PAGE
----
The first scenario Ozzy postulated involved an elevator car stuck more than halfway up the outer doors. In order to get out, one would need to force open both the inner and outer doors. Ozzy notes that many people in this situation choose to exit the elevator car feet-first while on their stomachs. And when one can't quite reach the "sill" of the outer door with his feet, then this becomes an extremely dangerous maneuver. When pushing oneself backward with the arms, momentum causes the legs to move upward toward a sitting position. Because of this, many repairmen have plunged down elevator shafts.
Ozzy's second scenario is perhaps even more disturbing. Many trapped elevator operators manage to pry open both the inner and outer sets of doors. They then sit on the floor of the elevator car and dangle their legs over the edge before leaping out of the car and through both sets of open doors. Instinctually, however, many balance themselves against the outer elevator doors - which, counter-intuitively, offer no resistance and move. This could cause someone to lose his or her balance and fall down the shaft.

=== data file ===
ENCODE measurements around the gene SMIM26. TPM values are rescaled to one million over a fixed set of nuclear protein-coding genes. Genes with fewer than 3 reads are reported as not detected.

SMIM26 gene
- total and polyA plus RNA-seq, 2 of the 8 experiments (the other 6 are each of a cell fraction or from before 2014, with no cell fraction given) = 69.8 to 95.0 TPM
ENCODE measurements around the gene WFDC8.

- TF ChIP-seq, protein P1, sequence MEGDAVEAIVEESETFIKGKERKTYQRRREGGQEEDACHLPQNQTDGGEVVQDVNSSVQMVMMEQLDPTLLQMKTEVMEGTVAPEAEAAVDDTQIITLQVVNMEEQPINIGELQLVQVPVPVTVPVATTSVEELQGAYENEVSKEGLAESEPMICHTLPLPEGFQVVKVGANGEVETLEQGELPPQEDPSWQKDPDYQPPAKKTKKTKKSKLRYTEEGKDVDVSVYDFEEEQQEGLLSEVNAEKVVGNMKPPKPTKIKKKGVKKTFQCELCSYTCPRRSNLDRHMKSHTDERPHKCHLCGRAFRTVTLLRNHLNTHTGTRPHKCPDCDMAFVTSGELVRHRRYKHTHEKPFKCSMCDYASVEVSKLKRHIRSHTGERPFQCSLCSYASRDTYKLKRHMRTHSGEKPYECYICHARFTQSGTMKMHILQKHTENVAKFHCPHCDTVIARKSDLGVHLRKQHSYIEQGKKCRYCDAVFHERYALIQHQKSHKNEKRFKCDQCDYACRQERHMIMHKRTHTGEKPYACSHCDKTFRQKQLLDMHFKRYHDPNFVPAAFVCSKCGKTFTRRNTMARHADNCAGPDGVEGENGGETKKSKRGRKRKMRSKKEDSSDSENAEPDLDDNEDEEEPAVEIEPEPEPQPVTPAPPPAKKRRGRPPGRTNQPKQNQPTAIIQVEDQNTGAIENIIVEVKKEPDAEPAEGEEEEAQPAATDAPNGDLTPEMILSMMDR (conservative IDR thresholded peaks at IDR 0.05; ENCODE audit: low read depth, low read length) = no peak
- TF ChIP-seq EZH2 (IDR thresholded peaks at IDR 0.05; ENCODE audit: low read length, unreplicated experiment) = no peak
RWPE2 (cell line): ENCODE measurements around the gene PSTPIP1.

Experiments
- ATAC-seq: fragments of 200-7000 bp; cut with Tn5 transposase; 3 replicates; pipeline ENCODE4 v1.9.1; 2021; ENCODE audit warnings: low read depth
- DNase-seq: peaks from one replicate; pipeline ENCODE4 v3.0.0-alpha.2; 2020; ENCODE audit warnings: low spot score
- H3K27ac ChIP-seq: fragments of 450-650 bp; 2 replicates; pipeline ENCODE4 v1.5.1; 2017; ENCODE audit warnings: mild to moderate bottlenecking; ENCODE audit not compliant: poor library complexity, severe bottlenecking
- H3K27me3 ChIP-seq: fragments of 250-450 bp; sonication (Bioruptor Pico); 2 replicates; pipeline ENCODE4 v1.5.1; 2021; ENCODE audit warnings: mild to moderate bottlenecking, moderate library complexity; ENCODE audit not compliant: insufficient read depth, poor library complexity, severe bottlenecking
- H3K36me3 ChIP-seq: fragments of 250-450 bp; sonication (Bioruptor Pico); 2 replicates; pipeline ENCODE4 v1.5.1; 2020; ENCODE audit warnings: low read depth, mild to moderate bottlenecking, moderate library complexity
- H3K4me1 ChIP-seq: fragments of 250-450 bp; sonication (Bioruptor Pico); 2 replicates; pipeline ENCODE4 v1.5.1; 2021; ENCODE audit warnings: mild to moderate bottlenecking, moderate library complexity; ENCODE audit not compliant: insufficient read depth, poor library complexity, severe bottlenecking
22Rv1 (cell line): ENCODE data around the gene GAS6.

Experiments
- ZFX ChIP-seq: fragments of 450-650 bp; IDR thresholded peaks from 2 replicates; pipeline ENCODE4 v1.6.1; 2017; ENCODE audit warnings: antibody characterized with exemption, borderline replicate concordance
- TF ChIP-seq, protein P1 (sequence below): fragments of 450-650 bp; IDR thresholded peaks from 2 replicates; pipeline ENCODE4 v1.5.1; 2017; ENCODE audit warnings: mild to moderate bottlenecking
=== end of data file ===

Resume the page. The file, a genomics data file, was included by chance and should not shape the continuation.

"A lot of elevator men have been killed by forcing doors open and leaping out of elevators," said Ozzy. "Elevators are super safe. But when people get stuck, they want to get out as fast as they can, so they try to [escape]. Stay in there. Inside is the safest place to be - unless there's a fire."
Tuesday, December 16, 2008
Kliman: How elevator accidents happen
Joe Eskenazi of San Francisco Weekly continues to do great research on the death of Dan Kliman. Today he has posted scenarios of ways an elevator repairman can fall to his death from an elevator stuck between floors based on an interview with an elevator repairman he refers to as "Ozzy":